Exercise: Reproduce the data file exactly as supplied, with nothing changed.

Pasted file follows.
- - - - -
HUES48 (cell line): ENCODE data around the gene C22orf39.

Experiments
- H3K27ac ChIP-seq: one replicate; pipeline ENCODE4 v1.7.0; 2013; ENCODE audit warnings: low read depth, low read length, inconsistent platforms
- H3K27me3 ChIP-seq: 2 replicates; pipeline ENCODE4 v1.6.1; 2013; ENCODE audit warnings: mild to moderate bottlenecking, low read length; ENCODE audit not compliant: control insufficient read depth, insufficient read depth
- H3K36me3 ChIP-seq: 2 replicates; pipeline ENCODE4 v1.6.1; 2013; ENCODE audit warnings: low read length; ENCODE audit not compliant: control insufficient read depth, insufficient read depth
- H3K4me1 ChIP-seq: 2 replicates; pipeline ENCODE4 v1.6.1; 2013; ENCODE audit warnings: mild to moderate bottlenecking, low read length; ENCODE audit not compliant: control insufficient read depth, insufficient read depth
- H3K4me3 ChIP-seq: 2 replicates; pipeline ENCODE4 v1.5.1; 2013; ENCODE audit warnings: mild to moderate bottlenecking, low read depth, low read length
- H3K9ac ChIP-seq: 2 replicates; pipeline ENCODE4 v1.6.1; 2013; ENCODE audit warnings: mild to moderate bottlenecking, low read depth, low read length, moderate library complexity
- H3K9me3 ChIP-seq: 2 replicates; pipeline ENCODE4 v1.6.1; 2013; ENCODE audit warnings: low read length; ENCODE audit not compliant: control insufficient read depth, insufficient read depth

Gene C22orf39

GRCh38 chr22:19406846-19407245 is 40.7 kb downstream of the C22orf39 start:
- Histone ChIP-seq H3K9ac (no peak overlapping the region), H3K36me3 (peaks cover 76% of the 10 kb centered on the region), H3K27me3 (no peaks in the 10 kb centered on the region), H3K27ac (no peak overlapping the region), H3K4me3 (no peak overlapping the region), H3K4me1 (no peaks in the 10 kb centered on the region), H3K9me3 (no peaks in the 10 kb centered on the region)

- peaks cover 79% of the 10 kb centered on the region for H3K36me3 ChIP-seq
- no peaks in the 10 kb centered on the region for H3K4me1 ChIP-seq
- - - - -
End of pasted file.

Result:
HUES48 (cell line): ENCODE data around the gene C22orf39.

Experiments
- H3K27ac ChIP-seq: one replicate; pipeline ENCODE4 v1.7.0; 2013; ENCODE audit warnings: low read depth, low read length, inconsistent platforms
- H3K27me3 ChIP-seq: 2 replicates; pipeline ENCODE4 v1.6.1; 2013; ENCODE audit warnings: mild to moderate bottlenecking, low read length; ENCODE audit not compliant: control insufficient read depth, insufficient read depth
- H3K36me3 ChIP-seq: 2 replicates; pipeline ENCODE4 v1.6.1; 2013; ENCODE audit warnings: low read length; ENCODE audit not compliant: control insufficient read depth, insufficient read depth
- H3K4me1 ChIP-seq: 2 replicates; pipeline ENCODE4 v1.6.1; 2013; ENCODE audit warnings: mild to moderate bottlenecking, low read length; ENCODE audit not compliant: control insufficient read depth, insufficient read depth
- H3K4me3 ChIP-seq: 2 replicates; pipeline ENCODE4 v1.5.1; 2013; ENCODE audit warnings: mild to moderate bottlenecking, low read depth, low read length
- H3K9ac ChIP-seq: 2 replicates; pipeline ENCODE4 v1.6.1; 2013; ENCODE audit warnings: mild to moderate bottlenecking, low read depth, low read length, moderate library complexity
- H3K9me3 ChIP-seq: 2 replicates; pipeline ENCODE4 v1.6.1; 2013; ENCODE audit warnings: low read length; ENCODE audit not compliant: control insufficient read depth, insufficient read depth

Gene C22orf39

GRCh38 chr22:19406846-19407245 is 40.7 kb downstream of the C22orf39 start:
- Histone ChIP-seq H3K9ac (no peak overlapping the region), H3K36me3 (peaks cover 76% of the 10 kb centered on the region), H3K27me3 (no peaks in the 10 kb centered on the region), H3K27ac (no peak overlapping the region), H3K4me3 (no peak overlapping the region), H3K4me1 (no peaks in the 10 kb centered on the region), H3K9me3 (no peaks in the 10 kb centered on the region)

- peaks cover 79% of the 10 kb centered on the region for H3K36me3 ChIP-seq
- no peaks in the 10 kb centered on the region for H3K4me1 ChIP-seq